Warri & Kaduna refineries shut; How crash in oil prices tears OPEC apart; Senate adopts corrected version of Buhari’s 2016 budget; Nigeria loses N650b to NLNG tax holiday . . .
Warri & Kaduna refineries shut
AS a fallout of the attack on some oil and gas pipelines in Gbaramatu area of Delta State by suspected militants at the weekend, the Nigerian National Petroleum Corporation (NNPC) has shut down the Kaduna and Warri refineries.
The development threatens government’s efforts at reducing fuel importation at a time when the local refining seems to be gaining momentum.
Besides, President Muhammadu Buhari has vowed that his administration would tackle resurgent militancy, oil theft and vandalism of oil pipelines and other forms of insecurity in the Niger Delta region.
The Group General Manager, Group Public Affairs Division, NNPC, Ohi Alegbe, yesterday confirmed that the company has shut down crude oil flows to the two pipelines due to the recent attacks on the facilities. “We have shut down flows for now, the military are on top of the matter,” he said, without offering details of the attacks.
Crash in oil prices tears OPEC apart
The Organisation of Petroleum Exporting Countries (OPEC) is tutoring on the heels of persistent crude oil price drops lately. The oil cartel may have divided into factions as the interest of the 13-member cartel is jolted by falling oil prices in the international market.
The seemingly uncontrollable fall in oil prices has largely affected the economic status of some members, including Nigeria since 2014, but the test of strength within OPEC appears to have overshadowed the need for urgent and strategic decision that could reduce the tension.
Oil prices have fallen by more than 70 per cent over the last 18 months, mainly as a result of oversupply. The cartel, in a policy championed by Saudi Arabia, had decided to keep production unchanged to avoid domination of the emerging shale oil. Now the prices have slid to critical level.
Benchmark Brent crude futures slipped yesterday below $28 a barrel to a 12-year low, while the OPEC basket was $25 per barrel.
Senate adopts corrected version of Buhari’s 2016 budget
The Nigerian Red Chamber, The Senate, has unanimously adopted a corrected version of the proposed budget (2016 fiscal plan) sent to it by President Muhammadu Buhari yesterday.
It also resolved to begin work on the budget today even as the upper legislative chamber declared that it had taken Buhari’s corrected version as the substantive budget proposal.
Shortly after the plenary session commenced, the Senate President, Abubakar Bukola Saraki, read Buhari’s official communication to the upper chamber, a copy of which he also sent to the House of Representatives, in which he lamented that errors in the budget document were not corrected before the presentation to the joint session of the National Assembly in December.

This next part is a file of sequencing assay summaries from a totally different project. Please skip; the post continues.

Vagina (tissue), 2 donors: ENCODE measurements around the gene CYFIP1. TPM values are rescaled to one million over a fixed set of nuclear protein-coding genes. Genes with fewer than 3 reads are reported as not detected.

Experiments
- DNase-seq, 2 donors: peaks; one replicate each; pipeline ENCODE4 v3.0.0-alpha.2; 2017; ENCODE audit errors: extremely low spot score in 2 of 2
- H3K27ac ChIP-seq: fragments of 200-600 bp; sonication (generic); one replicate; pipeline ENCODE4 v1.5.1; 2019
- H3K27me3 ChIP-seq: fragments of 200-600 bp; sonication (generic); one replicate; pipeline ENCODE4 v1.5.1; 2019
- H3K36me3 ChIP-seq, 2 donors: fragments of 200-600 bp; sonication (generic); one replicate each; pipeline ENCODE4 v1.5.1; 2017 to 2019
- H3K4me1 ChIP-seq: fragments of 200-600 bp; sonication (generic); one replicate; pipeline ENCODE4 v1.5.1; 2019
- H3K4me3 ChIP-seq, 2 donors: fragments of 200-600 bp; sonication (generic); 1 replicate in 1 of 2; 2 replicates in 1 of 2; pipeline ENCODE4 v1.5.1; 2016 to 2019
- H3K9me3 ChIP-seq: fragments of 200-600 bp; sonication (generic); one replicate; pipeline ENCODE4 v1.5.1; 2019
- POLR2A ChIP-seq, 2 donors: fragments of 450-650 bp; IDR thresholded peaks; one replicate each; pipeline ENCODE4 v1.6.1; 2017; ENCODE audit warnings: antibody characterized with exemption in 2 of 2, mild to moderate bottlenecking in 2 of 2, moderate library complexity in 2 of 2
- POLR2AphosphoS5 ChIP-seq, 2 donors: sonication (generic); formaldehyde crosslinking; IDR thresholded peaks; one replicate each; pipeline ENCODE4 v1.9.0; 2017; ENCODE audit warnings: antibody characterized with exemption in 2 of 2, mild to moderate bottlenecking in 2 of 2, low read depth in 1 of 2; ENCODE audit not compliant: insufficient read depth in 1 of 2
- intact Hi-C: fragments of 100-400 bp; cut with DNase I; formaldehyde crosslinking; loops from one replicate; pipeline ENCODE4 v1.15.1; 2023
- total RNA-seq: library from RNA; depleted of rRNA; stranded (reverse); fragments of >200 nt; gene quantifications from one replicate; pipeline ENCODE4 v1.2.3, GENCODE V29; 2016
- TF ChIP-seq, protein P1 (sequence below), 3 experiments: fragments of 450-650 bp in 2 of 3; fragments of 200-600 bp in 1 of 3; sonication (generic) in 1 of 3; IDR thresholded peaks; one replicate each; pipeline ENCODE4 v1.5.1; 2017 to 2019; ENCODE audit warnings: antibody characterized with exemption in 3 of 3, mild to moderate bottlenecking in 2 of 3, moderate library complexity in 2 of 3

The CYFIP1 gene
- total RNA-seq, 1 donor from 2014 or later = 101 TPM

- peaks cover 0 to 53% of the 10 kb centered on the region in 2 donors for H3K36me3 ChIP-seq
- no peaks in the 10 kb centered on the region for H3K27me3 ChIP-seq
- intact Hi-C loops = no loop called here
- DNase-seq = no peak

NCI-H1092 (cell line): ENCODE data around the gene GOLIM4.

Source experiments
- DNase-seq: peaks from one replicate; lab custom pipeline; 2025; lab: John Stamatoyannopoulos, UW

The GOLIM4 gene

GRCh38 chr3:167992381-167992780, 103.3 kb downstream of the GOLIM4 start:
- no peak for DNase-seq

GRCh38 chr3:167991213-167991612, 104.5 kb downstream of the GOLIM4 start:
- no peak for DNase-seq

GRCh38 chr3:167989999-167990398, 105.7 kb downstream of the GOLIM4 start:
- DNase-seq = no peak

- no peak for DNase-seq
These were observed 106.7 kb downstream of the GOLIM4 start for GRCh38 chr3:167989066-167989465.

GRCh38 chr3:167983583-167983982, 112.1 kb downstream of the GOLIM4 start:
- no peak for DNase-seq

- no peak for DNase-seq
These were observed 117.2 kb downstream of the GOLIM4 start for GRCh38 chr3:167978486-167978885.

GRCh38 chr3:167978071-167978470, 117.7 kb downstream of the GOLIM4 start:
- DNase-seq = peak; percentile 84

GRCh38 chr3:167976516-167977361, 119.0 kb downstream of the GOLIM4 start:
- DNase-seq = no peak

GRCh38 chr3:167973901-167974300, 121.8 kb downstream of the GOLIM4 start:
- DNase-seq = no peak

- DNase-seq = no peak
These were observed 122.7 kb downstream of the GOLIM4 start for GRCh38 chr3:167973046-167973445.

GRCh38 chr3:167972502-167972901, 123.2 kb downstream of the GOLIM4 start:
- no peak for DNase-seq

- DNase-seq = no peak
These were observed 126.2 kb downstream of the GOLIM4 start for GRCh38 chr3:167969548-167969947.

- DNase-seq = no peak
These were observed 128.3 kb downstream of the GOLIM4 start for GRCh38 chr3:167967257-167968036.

In the House of Representatives, a deft handling of the matter by Speaker Yakubu Dogara helped to make short-lived a disagreement at the commencement of plenary yesterday.
The letter tagged “2016 Budget Proposals,” which acknowledged the confusion that had been generated by efforts to ensure that there were no errors in the document, however, attracted some criticisms from senators because of the error in dates as the president, in the first line of the letter wrote 2016 when it should have been 2015.
Nigeria loses N650b to NLNG tax holiday
Tax incentives by the Federal Government to the Nigeria Liquefied Natural Gas (NLNG) Limited has deprived the nation of about $3.3billion or N650 billion at an exchange rate of N197 to the dollar from 1999 when it began operations, according to a report.
The Nigeria LNG is a joint venture project by the Nigerian National Petroleum Corporation (NNPC) in partnership with Royal Dutch Shell (25.6 per cent), Total (15 percent), and ENI (10.4 per cent).
The consortium was established in 1989 to help Nigeria harness and exploit her huge reserves of natural gas resources for exports.
The report by ActionAid titled “Leaking Revenue-How a big tax break to European gas companies has cost Nigeria billions”, criticised the tax exemption arrangement, and extension arguing that even with a normal five-year tax holiday, the NLNG would still have been profitable.
Meanwhile, the NLNG has faulted the report, arguing that the tax arrangement was in line with the Nigerian constitutional provisions. The firm also said under the arrangement “the Nigerian government’s initial $2.5billion investment, bolstered by the associated tax incentives, has so far yielded over $33billion in the form of dividends, taxes and feed-gas purchases for the country over the last 16 years, with an estimated additional $5billion accruing through corporate spend on local goods and services during the same period.”